The Effects of Product Market Competition on Collective Bargaining Agreements: The Case of Foreign Competition in Canada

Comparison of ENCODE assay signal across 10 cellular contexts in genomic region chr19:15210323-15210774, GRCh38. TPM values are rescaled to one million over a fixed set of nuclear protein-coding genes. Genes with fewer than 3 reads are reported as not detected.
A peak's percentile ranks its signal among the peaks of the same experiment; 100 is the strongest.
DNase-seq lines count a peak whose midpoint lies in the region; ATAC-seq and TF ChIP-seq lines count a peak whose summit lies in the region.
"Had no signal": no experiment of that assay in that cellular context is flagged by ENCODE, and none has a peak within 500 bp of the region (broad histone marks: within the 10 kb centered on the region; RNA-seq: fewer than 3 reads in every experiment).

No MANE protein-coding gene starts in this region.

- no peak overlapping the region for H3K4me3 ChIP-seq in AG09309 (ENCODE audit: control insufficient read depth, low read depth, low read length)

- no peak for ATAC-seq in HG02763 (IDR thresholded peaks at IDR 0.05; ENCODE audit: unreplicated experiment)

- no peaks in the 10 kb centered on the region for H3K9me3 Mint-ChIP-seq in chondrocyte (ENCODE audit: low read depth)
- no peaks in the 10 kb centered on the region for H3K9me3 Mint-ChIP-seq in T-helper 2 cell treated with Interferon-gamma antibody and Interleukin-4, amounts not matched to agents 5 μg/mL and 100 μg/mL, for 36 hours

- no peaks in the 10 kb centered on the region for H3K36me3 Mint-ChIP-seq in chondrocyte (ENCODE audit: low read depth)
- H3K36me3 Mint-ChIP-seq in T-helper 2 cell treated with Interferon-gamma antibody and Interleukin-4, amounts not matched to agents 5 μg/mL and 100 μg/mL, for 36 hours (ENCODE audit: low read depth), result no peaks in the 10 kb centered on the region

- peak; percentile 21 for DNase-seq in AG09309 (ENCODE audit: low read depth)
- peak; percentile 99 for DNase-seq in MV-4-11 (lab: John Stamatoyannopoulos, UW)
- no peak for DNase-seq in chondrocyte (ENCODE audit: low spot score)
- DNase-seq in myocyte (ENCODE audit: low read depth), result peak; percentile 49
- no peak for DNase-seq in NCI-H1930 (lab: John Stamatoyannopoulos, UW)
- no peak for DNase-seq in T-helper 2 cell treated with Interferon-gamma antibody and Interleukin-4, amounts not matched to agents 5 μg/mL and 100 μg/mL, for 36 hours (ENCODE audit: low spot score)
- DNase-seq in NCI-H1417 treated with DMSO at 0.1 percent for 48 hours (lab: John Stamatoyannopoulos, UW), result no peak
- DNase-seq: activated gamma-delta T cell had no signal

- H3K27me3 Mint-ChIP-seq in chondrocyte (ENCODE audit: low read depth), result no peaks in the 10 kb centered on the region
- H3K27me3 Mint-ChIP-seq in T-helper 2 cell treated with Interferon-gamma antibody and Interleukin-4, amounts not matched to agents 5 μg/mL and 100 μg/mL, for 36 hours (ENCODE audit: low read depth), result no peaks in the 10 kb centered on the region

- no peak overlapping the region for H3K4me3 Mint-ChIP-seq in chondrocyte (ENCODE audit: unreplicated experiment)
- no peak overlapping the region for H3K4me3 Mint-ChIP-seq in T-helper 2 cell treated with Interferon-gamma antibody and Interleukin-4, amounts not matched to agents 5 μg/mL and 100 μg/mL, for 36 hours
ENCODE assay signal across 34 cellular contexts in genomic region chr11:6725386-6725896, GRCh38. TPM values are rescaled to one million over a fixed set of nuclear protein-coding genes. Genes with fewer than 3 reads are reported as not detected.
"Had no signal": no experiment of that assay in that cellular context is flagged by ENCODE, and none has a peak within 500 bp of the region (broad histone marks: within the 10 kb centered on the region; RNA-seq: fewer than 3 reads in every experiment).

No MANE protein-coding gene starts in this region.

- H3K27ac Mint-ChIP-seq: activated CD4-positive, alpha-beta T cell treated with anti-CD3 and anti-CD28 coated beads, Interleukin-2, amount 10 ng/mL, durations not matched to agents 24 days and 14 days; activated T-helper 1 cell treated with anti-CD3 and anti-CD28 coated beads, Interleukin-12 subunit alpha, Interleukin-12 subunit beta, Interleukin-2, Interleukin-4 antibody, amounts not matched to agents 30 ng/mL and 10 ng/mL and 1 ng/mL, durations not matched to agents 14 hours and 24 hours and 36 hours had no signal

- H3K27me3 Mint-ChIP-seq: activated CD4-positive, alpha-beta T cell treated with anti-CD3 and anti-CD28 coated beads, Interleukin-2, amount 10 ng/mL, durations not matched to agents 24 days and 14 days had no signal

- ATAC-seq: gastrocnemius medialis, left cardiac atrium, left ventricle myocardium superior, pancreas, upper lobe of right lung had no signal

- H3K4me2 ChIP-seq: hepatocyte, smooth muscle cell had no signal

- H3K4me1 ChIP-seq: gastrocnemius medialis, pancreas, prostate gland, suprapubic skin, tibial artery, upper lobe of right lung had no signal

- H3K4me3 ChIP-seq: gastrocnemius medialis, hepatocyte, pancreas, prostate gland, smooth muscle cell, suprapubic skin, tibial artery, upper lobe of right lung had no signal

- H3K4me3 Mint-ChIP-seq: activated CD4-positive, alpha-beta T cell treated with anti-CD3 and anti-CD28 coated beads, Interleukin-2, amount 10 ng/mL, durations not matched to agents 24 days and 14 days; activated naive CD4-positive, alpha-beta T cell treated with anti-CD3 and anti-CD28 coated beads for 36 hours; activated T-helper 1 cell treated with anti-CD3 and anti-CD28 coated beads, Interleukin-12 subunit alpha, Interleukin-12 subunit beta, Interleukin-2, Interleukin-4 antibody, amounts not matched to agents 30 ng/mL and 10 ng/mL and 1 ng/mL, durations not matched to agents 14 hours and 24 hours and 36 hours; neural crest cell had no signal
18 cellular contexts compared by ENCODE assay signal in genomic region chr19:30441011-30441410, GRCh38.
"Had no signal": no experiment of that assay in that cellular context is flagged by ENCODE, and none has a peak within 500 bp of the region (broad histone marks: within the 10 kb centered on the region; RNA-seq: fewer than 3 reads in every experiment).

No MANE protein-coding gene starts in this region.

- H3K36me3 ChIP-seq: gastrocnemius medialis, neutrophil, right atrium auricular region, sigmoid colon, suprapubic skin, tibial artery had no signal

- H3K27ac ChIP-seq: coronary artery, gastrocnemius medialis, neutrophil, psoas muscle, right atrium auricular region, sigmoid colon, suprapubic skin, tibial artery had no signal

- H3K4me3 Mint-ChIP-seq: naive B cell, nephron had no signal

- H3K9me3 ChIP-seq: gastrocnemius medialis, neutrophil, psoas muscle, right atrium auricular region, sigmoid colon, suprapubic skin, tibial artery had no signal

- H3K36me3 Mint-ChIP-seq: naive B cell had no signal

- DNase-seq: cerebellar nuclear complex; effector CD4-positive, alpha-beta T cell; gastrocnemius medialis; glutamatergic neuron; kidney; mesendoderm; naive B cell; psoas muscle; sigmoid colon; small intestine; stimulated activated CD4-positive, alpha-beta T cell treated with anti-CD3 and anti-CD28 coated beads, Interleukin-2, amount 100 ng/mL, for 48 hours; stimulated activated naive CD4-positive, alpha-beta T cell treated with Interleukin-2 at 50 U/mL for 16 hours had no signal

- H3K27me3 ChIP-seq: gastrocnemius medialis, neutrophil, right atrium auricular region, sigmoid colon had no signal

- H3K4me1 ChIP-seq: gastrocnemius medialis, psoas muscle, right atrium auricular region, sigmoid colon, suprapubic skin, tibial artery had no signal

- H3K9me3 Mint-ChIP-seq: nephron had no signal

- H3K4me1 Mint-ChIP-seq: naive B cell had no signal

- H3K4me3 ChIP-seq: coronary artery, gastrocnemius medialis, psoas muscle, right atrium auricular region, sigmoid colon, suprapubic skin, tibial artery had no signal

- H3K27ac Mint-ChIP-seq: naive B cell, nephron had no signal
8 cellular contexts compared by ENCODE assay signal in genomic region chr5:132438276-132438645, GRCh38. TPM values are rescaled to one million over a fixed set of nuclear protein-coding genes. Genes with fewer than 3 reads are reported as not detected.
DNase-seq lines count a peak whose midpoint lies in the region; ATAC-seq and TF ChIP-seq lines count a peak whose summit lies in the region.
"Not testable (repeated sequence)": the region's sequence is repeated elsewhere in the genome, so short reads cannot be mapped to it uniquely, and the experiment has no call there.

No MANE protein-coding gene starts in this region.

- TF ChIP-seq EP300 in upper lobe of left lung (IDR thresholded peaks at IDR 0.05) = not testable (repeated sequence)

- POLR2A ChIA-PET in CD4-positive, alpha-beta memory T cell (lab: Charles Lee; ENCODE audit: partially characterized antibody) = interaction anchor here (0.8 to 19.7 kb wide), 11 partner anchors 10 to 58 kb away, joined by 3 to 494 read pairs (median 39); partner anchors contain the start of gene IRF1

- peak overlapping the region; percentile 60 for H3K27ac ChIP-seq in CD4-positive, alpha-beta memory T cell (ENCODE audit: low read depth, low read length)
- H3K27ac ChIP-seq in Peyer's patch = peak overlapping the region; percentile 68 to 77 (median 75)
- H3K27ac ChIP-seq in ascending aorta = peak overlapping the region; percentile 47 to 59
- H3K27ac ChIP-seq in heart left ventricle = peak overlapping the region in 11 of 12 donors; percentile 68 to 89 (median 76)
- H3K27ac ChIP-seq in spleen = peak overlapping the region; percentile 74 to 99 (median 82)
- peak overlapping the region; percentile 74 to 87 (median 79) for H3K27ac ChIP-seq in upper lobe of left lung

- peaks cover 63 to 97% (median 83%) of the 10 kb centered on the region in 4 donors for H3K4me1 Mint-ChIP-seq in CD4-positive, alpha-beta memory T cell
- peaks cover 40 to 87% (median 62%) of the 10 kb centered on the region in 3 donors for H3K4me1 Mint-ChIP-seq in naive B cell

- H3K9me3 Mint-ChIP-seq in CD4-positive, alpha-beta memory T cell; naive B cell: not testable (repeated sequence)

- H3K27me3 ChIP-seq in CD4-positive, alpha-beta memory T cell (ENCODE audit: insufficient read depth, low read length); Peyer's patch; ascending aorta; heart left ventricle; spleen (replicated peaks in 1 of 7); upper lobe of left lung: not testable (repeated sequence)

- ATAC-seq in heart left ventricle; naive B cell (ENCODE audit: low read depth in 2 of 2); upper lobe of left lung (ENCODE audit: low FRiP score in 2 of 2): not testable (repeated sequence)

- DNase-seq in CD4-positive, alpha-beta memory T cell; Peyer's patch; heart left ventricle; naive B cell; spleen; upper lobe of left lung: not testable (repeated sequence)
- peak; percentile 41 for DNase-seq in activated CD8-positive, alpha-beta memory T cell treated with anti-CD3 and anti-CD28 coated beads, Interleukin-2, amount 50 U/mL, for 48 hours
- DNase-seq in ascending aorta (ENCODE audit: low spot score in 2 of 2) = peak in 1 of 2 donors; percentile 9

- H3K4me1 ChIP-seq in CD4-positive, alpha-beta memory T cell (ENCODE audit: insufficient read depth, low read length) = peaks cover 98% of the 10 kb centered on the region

In this paper we study the connections between product .market conditions. negotiated wage settlements. and union employment in the presence of foreign competition shocks. We exploit the fact that in a small open economy such as Canada the price of imports and exports should represent pure demand shocks. We specify wage and employment determination equations for a sample of collective bargaining agreements from 1965 to 1983. Our estimation strategy consists of specifying the wage as a function of firm-specific value added per worker instrumented with the price of imports and the price of exports in the industry. The OLS specification is rejected in favor of the instrumental variables specification using standard specification tests. The instrumental variables estimates imply that a 1% change in value-added per worker increases the negotiated wage settlements by 0.25%. Similarly, we specify union employment as a function of firm-specific sales instrumented by the price of imports and exports in the industry. The instrumental variables estimates are imprecise and the specification test fails to reject the OLS specification. The OLS estimates imply that a 1% change in firm-specific sales increases employment by 0.19%. We use our estimates to trace the effects of foreign competition on the industry and firm-level sales and value-added measures.